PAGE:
social sciences >> Gustav III, King of Sweden

Gustav III, King of Sweden, was an enlightened despot who encouraged a remarkable flowering of art and culture.

arts >> Helpmann, Sir Robert

Actor, dancer, and choreographer, Sir Robert Helpmann was present at the creation of premier ballet companies in both Great Britain and Australia.

arts >> Joffrey, Robert

American dancer, choreographer, and teacher Robert Joffrey created a major dance company and promoted gender parity in ballet.

arts >> Kirstein, Lincoln

Although best known for his contributions to the development of American ballet, Lincoln Kirstein was an important figure in the shaping of twentieth-century American culture generally.

arts >> Lifar, Serge

Fiercely ambitious, Serge Lifar used his extraordinary looks and charismatic personality to rise to the ranks of leading international ballet dancers and choreographers of the twentieth century.

arts >> Lynes, George Platt

American photographer George Platt Lynes made his fame as a fashion and portrait photographer, but his greatest work may have been his dance images and male nudes.

arts >> Menotti, Gian Carlo

One of the leading classical composers of the twentieth century, Gian Carlo Menotti not only had a distinguished career, but also achieved acclaim at a time when his uncloseted homosexuality could have been a major barrier.

arts >> Nijinsky, Vaslav

One of the greatest dancers and most innovative choreographers in the history of ballet, Vaslav Nijinsky embodied the sensuality and sexual ambiguity associated with the distinctive new art of the twentieth century.

arts >> Nureyev, Rudolf

The greatest dancer of his time, Rudolf Nureyev also gave the world a new and glamorous image of a sexually active gay man.

literature >> Rimbaud, Arthur

Because his writing stresses liberation, the French "boy-poet" Arthur Rimbaud, whose art is based solely on his individual creativity, is a progenitor of modern gay poetics.

arts >> Robbins, Jerome

Bisexual choreographer and director Jerome Robbins was both a great choreographer of classical ballet and a Broadway innovator, but he was fearful that he might be outed.

literature >> Shakespeare, William

As one of the key figures that western civilization has used to define itself, William Shakespeare stands in a complicated, fiercely contested relationship to homosexuality.

arts >> Soto, Jock

One of the most influential ballet dancers of his time, Jock Soto has been instrumental in shaping the role and identity of the contemporary male dancer.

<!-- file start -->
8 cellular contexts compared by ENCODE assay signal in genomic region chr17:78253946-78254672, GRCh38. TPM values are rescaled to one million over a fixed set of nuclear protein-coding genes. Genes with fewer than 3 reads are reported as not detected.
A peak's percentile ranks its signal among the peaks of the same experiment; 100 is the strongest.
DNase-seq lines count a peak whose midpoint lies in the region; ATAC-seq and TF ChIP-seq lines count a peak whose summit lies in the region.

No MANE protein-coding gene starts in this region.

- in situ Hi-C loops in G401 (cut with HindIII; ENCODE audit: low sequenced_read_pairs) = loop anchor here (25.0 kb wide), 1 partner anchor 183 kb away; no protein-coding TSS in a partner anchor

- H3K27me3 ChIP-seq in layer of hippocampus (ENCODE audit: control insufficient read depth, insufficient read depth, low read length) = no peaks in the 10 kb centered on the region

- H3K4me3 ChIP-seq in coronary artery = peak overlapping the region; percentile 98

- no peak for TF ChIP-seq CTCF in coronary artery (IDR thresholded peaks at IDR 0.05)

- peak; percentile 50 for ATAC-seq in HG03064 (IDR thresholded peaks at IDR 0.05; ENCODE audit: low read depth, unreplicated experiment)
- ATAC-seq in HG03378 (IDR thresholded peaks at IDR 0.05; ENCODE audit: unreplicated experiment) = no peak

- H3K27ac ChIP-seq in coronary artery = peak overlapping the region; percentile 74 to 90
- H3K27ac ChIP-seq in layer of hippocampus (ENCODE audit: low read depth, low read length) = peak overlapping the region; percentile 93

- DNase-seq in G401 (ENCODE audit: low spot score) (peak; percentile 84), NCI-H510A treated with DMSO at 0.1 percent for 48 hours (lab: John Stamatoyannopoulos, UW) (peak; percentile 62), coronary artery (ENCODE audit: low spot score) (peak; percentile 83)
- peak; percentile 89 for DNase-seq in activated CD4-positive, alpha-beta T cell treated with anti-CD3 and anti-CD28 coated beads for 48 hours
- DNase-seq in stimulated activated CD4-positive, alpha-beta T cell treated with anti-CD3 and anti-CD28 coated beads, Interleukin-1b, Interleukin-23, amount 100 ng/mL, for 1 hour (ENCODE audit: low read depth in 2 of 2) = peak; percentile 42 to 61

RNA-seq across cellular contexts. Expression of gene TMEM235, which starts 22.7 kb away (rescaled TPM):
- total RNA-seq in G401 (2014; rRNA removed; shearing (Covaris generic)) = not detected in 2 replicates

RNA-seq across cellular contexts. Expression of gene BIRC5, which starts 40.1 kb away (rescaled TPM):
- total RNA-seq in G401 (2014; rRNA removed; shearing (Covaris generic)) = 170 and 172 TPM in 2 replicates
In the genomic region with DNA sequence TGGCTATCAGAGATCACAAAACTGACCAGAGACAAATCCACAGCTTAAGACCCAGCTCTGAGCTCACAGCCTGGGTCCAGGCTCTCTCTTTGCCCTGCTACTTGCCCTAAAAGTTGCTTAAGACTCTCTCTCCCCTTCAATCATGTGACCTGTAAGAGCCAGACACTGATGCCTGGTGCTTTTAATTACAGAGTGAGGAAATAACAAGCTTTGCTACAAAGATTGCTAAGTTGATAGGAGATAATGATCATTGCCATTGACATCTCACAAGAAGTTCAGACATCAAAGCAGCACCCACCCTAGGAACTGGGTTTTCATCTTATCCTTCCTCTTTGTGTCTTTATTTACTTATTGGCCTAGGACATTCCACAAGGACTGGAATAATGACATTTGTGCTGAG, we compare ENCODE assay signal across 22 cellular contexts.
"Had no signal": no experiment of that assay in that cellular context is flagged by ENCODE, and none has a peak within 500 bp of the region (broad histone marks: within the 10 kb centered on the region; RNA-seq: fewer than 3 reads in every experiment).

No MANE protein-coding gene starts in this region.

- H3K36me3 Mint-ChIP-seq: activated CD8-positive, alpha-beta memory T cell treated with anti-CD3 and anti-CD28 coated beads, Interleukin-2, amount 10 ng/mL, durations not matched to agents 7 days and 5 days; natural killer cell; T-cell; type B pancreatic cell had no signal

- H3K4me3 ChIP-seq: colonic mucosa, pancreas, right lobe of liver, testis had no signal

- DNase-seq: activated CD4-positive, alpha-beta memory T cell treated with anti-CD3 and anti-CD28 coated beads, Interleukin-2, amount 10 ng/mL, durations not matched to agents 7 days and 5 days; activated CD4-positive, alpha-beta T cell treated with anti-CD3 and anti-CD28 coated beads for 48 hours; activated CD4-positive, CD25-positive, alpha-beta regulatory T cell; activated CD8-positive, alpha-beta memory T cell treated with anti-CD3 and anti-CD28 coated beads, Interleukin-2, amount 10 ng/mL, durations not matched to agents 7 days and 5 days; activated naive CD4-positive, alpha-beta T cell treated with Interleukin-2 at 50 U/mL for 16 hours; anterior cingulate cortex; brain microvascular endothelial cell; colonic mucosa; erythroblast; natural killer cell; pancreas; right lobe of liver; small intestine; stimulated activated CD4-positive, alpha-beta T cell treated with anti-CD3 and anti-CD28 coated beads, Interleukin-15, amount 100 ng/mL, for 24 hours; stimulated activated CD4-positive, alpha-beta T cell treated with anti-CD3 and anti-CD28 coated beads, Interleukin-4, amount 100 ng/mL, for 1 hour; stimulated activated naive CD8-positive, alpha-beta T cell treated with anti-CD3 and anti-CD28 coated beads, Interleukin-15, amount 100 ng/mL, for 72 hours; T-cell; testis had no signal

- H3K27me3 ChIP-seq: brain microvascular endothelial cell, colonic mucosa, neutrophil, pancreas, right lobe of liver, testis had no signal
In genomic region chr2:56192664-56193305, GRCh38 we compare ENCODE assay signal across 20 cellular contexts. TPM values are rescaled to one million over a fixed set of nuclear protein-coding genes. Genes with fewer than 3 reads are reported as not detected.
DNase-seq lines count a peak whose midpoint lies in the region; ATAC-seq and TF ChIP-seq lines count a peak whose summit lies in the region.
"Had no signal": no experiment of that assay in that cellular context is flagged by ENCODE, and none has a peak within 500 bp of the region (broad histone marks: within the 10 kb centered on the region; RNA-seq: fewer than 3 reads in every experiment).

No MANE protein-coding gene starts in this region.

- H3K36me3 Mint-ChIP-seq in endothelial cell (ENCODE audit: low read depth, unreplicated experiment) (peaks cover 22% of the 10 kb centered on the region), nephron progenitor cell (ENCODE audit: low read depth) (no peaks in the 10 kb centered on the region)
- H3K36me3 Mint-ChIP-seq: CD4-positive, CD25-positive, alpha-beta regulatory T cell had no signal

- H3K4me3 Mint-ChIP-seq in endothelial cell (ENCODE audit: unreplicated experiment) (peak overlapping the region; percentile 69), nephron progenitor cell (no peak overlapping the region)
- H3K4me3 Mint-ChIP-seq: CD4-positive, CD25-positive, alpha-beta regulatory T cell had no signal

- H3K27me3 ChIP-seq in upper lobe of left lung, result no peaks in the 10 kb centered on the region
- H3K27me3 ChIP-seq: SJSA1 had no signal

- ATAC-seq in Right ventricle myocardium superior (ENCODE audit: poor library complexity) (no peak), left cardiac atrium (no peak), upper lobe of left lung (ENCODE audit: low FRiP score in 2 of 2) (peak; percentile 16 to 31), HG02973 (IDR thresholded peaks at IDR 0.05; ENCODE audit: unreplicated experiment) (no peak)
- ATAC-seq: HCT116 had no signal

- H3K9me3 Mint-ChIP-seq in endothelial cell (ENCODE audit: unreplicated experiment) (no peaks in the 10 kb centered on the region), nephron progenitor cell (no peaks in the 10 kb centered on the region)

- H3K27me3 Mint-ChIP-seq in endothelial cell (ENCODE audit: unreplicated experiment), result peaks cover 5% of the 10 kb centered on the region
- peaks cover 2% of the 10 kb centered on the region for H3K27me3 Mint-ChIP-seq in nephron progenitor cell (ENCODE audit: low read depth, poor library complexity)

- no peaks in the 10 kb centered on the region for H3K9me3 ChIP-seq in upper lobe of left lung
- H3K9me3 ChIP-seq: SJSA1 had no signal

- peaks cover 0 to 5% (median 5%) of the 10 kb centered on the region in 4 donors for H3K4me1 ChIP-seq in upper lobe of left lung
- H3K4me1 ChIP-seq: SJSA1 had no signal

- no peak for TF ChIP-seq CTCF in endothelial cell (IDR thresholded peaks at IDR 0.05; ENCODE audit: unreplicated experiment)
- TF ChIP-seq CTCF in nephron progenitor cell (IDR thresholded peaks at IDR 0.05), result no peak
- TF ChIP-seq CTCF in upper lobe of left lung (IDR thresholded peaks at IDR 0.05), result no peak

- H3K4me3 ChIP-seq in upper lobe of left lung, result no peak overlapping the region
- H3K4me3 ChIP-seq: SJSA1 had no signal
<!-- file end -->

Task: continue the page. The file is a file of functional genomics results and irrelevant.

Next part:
literature >> Stein, Gertrude

In addition to becoming--with Alice B. Toklas--half of an iconic lesbian couple, Gertrude Stein was an important innovator and transformer of the English language.

arts >> Thomson, Virgil

Critic and composer Virgil Thomson was a pioneer in creating a specifically American form of classical music that is at once "serious" yet whimsically sardonic.

arts >> Van Dantzig, Rudi

As artistic director and resident choreographer of the Dutch National Ballet from 1971 to 1991, Rudi van Dantzig brought his company to international attention and created a body of choreographic work that explores such issues as the place of homosexuality in our time.

literature >> Verlaine, Paul

The poetry of Paul Verlaine celebrates both heterosexual and homosexual activity, including lesbian relationships.

arts >> Wheeldon, Christopher

Christopher Wheeldon is one of the most innovative and acclaimed classical ballet choreographers working in the dance world today.


Baril, Jacques. Dictionnaire de Danse. Paris: Microcosme/Éditions du Seuil, 1964.

Chujoy, Anatole, and P. W. Manchester, comps. and eds. The Dance Encyclopedia. New York: Simon & Schuster, 1967.

Craine, Debora, and Judith Mackrell, eds. The Oxford Dictionary of Dance. New York: Oxford University Press, 2000.

Karsavina, Tamara. Classical Ballet: The Flow of Movement. London: Adam and Charles Black, 1962.

Koegler, Horst, ed. The Concise Oxford Dictionary of Ballet. London: Oxford University Press, 1977.

Tarasov, Nikolai Ivanovich. Ballet Technique for the Male Dancer. New York: Doubleday, 1985.

Vaganova, Agrippina. Basic Principles of Classical Ballet: Russian Ballet Technique. London: Adam and Charles Black, 1965.

Wilson, G. B. L. A Dictionary of Ballet. New York: Theatre Arts Books, 1974.


    Citation Information
    Author: Turnbaugh, Douglas Blair  
    Entry Title: Ballet  
    General Editor: Claude J. Summers  
    Publication Name: glbtq: An Encyclopedia of Gay, Lesbian, Bisexual,
Transgender, and Queer Culture
    Publication Date: 2002  
    Date Last Updated September 16, 2005  
    Web Address  
    Publisher glbtq, Inc.
1130 West Adams
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    Today's Date  
    Encyclopedia Copyright: © 2002-2006, glbtq, Inc.  
    Entry Copyright © 2002, glbtq, Inc.